Francis Gurry led WIPO as Director General from October 1, 2008 to September 30, 2020.

Global Innovation Index 2015: Effective Innovation Policies for Development

September 2015

By Catherine Jewell, Communications Division and Sacha Wunsch-Vincent, Economics and Statistics Division, WIPO

Mature economies have long recognized the far-reaching benefits associated with investing in and strengthening their capacity to innovate. This year’s Global Innovation Index, which offers a snapshot of the state of innovation around the world, shows that many middle and lower-income economies are now also actively focusing on strengthening their capacity to promote innovation-driven growth.

The Global Innovation Index (GII), now in its eight year, benchmarks the innovation performance of 141 economies according to a broad range of indicators which measure innovation inputs – what countries are doing to strengthen their innovation ecosystems – and innovation outputs which measure performance and results. While the GII ranks the innovation performance of the countries surveyed, its overriding aim is to generate insights, identify good practices and to provide practical support to policymakers and business executives in their efforts to improve innovation performance.

The GII 2015 focuses on Effective Innovation Policies for Development, and discusses new ways in which policymakers in emerging economies can harness their innovative potential and drive economic growth.

“Innovation holds far-reaching promise for spurring economic growth in countries at all stage of development. However, realizing this promise is not automatic,” said WIPO Director General Francis Gurry. “Each nation must find the right mix of policies to mobilize the innate innovative and creative potential in their economies,” he added.

“Innovation really is a long-term game. It requires perseverance,” Mr. Gurry said pointing to the “perilous” and “complex” process associated with translating an idea into a successful commercial product. “For many developing countries, this is a major challenge,” he said at the launch of the GII 2015 in London, noting that the report offered interesting lessons for policymakers everywhere to improve their innovation performance.


GII 2015 indicates that Switzerland, the United Kingdom, Sweden, the Netherlands, and the United States are the world’s most innovative nations. These countries share fully integrated innovation ecosystems in which investment in human capital combined with strong innovation infrastructures contribute to high levels of creativity.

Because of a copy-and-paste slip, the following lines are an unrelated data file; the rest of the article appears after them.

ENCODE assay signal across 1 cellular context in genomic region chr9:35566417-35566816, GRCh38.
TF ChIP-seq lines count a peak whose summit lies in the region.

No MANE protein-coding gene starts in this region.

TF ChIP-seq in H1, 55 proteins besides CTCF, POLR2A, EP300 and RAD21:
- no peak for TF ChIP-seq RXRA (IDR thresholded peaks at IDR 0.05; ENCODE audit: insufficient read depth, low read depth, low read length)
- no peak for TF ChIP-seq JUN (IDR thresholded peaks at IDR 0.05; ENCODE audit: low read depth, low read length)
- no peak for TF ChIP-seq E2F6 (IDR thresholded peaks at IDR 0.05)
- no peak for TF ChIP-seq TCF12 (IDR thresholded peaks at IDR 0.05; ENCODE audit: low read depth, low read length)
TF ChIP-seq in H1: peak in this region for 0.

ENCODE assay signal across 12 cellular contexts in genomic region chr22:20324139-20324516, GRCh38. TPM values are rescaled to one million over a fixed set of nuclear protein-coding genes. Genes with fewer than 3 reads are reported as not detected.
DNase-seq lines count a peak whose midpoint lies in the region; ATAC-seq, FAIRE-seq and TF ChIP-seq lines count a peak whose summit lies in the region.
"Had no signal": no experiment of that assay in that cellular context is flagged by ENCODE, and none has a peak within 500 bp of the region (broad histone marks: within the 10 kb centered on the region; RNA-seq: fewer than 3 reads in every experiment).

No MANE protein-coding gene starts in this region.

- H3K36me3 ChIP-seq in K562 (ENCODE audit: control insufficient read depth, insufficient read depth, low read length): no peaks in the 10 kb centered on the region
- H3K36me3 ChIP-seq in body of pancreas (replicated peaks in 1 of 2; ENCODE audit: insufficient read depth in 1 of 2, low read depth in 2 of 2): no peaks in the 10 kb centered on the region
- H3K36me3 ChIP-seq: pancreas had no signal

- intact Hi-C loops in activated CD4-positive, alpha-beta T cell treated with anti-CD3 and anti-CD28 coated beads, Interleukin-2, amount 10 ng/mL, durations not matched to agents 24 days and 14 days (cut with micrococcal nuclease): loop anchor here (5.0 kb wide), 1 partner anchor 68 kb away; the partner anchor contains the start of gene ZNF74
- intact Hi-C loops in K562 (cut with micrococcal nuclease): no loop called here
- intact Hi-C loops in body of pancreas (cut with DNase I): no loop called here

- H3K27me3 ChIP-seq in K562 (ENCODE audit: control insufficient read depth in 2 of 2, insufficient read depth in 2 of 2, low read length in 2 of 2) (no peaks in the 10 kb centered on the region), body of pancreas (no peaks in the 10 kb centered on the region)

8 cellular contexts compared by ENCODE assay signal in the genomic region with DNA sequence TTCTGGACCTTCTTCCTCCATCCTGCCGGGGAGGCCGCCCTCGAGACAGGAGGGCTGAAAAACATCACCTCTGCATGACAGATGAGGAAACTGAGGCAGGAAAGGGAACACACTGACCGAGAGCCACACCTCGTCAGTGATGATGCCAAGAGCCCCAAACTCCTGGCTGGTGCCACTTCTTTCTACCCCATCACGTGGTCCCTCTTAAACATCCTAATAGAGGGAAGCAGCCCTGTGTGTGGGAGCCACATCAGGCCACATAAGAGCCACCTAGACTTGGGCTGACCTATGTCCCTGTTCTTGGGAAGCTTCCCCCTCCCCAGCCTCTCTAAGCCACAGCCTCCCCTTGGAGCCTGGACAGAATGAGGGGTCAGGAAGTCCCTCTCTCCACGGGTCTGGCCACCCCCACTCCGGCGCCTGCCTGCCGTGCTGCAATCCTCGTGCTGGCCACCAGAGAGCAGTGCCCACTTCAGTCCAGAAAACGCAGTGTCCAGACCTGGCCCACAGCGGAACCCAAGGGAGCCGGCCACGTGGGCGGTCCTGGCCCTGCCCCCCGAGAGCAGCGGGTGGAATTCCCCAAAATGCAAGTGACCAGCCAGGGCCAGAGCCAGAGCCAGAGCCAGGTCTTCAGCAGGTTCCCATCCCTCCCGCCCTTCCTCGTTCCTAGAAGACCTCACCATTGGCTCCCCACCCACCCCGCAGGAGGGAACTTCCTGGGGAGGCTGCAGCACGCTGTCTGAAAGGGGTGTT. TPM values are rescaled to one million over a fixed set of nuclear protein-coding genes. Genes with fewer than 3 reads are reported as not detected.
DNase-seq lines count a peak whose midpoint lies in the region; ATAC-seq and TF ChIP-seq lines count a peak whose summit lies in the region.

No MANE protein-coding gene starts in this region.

The GII also shows that the group of top 25 performers – all high income economies –remains largely unchanged, with some exceptions, suggesting that it is very hard to break into the league of top performers. The Czech Republic (ranked 24) moved into the top 25 group and Ireland (ranked 8th) moved into the top 10 countries this year.

Chile, India, Israel, Mauritius and Singapore were also identified as leaders in their respective regions.

Who is leading innovation?
Who is leading innovation? PDF, GII 2015, Who is leading innovation?
In a perfect world for innovation, who would do what?
In a perfect world for innovation, who would do what? PDF, GII 2015, In a perfect world for innovation, who would do what?

Quality matters

Top innovation performers also share a capacity for quality innovation. By this measure, the UK and the US are ahead of the pack, largely as a result of their world-class universities, followed by Japan, Germany and Switzerland. Among middle-income economies, the top scorers are China, Brazil and India, with China increasingly out-pacing the others.

Universities are powerful magnets for talent. “Universities are key sources of knowledge and expertise for business. They provide us with the highly-skilled work force necessary to drive innovation,” noted by Baroness Neville-Rolfe, UK Parliamentary Under Secretary of State and Minister for Intellectual Property.

“The UK’s progress over the last 5 years reflects the increasing strength of our economy and also the link with an efficient innovation infrastructure and, of course, the universities,” the Minister said. The UK’s GII position rose from tenth in 2011 to second in 2015.

“Innovation is a vital driver of global growth, and economic prosperity,” Baroness Neville-Rolfe said, noting that it was central the UK’s economic recovery. Innovation, she explained, “underpins our competitiveness and it helps capture the new customers and the new markets that we all need for the longer term.”

Technology gaps are narrowing

While an innovation divide persists between developing and developed economies, technology gaps are narrowing, and national innovation programs, especially in emerging economies, are flourishing. The GII 2015 reveals that an expanding group of these economies, including China, Malaysia, Viet Nam, India, Jordan, Kenya and Uganda are outperforming their economic peers in the innovation stakes.

Success factors

In focusing on the theme of Effective Innovation Policies for Development, the GII 2015 explores whether the types of innovation policies prevailing in high income countries can be adapted to emerging and lower income economies.